we are entering wine country in ia NAVARRA. I had a long conversation yesterday morning with a gentleman at a bar: he tells me that local red wine is GARACHA, and local whites are CHARDONNAY and VIERA.

So this is where the economics of pilgrimage meets the ethics of travel and what it means to throw one's weight around literally and figuratively. It's interesting to me that this particular guest was Spanish, because the narrative I would have expected might have been that an outsider would behave that way and not a Spaniard where the Camino has a lot of status. And one can put it on one’s CV as a sort of merit badge. 


Wheatfields and morning light of NAVARRA

As the numbers of people multiply who are walking this camino and as the next sequel to ‘The Way’ comes out with Martin Sheen, it also makes me wonder about when people start in St. Jean in France about offering guidelines about etiquette and toilet paper and Albergues and the differences between ‘donativos’ and hostels and private hostels and public hostels and Casas Rurales, and all the different accommodations that one sees in the ‘buen camino’ app and the different etiquettes and expectations that are required for each of those, and that one is not the other. The anthropologist in me feels like this is so essential to being a good guest in a place. And I think it's getting lost on a lot of American pilgrims at the very least, and perhaps others as well. 


“Second breakfast”: tortilla with mushrooms and crème fraîche, and cafecito of course

And so it's an interesting moment to be thinking about crafting multiple retreat experiences for artists and musicians in this place. One of the challenges will be figuring out a way to do it so that it still stays connected to the deeper spirit and feel in place. Of this coming off of this specific regions that we're in. I think I can do this through music and food and through human connection as I get to know different alberghi hosts and different community members in the places where we'll sleep and make music. But it would be very easy to take another route and to book everything ahead of time to your booking.com where they take an additional fee and where you show up with your proof of payment on booking.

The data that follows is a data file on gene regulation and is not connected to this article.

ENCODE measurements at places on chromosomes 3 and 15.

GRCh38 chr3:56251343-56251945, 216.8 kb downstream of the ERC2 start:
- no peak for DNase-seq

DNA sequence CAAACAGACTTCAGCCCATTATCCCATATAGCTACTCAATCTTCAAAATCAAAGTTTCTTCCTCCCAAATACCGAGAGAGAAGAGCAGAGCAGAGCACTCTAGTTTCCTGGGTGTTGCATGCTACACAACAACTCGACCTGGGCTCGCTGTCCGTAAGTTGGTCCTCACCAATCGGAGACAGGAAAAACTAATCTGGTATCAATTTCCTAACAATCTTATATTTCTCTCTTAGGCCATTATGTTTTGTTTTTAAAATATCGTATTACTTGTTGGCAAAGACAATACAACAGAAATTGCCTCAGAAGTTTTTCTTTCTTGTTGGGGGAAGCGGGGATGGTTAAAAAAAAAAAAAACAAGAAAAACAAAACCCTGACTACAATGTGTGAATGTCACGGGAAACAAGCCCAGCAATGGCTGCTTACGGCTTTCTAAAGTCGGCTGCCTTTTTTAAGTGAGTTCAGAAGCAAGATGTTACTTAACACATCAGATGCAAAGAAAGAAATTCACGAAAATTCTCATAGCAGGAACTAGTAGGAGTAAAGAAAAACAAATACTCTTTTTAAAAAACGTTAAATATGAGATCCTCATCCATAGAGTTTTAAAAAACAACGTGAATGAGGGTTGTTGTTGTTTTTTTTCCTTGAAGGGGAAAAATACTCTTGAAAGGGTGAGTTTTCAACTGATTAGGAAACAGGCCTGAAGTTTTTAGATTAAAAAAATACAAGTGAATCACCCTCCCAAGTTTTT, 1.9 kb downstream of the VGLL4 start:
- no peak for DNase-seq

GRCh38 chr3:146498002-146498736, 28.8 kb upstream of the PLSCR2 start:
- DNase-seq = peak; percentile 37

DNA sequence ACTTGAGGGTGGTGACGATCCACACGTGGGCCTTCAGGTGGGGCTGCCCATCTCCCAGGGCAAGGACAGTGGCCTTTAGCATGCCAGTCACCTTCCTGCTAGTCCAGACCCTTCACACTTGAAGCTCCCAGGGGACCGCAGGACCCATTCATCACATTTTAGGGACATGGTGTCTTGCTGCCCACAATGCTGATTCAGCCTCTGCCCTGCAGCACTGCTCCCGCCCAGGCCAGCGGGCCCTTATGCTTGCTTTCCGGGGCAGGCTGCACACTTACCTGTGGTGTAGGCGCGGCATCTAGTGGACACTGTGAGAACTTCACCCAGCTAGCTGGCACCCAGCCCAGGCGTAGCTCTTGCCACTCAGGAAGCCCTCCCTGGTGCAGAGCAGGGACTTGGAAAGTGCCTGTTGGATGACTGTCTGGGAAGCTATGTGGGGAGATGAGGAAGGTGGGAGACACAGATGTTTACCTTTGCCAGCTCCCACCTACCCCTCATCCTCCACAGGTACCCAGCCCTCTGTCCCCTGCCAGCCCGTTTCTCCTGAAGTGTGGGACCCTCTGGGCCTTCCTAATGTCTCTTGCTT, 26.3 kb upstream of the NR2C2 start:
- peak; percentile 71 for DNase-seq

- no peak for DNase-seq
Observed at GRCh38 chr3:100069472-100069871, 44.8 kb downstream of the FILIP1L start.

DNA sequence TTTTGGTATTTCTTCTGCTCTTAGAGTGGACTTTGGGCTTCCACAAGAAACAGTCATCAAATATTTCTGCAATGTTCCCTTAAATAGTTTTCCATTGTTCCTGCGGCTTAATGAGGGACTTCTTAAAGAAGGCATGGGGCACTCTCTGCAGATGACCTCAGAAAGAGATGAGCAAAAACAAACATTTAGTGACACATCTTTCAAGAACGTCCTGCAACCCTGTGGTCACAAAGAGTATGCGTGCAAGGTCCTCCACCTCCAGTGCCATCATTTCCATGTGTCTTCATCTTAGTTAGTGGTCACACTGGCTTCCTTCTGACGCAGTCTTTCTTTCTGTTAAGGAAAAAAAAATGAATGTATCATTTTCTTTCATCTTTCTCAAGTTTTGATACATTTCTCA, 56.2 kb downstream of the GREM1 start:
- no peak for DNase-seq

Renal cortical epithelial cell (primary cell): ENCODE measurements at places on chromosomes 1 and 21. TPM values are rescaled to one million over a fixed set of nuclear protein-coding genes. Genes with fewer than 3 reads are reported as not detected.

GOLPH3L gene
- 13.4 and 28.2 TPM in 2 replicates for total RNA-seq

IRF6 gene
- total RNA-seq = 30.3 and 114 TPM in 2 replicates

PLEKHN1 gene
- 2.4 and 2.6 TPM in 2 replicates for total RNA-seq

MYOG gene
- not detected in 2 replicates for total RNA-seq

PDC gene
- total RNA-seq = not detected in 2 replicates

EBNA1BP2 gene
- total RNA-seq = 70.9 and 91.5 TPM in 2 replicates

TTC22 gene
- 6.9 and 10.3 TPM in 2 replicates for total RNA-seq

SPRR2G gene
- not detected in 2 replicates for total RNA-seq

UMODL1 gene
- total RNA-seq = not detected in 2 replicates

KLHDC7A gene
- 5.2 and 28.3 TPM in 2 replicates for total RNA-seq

On the Roman bridge, Puente la Reina
Learning the chords to “morning has broken”. The Brazilian owner of last nights albergue, natalia, took this photo and bounced to me from her balcony as I was playing the guitar last night
Paused in this nice cool chapel right at the entrance to Puente la Reina

I will pause here to post this segment and share some of the photos, mostly nature-based because it was exquisite, from today’s walk. 


and greetings now from Puente la Reina!


 disclaimer: All posts written on the camino are written from my cell phone, and therefore have very minimal editing. They are meant to be a snapshot and a representation of daily life while walking, rather than a polished publication. Please take that into account when reading.*


A lush view from under Puente la Reina
Pilgrim under the stone bridge, sunset time.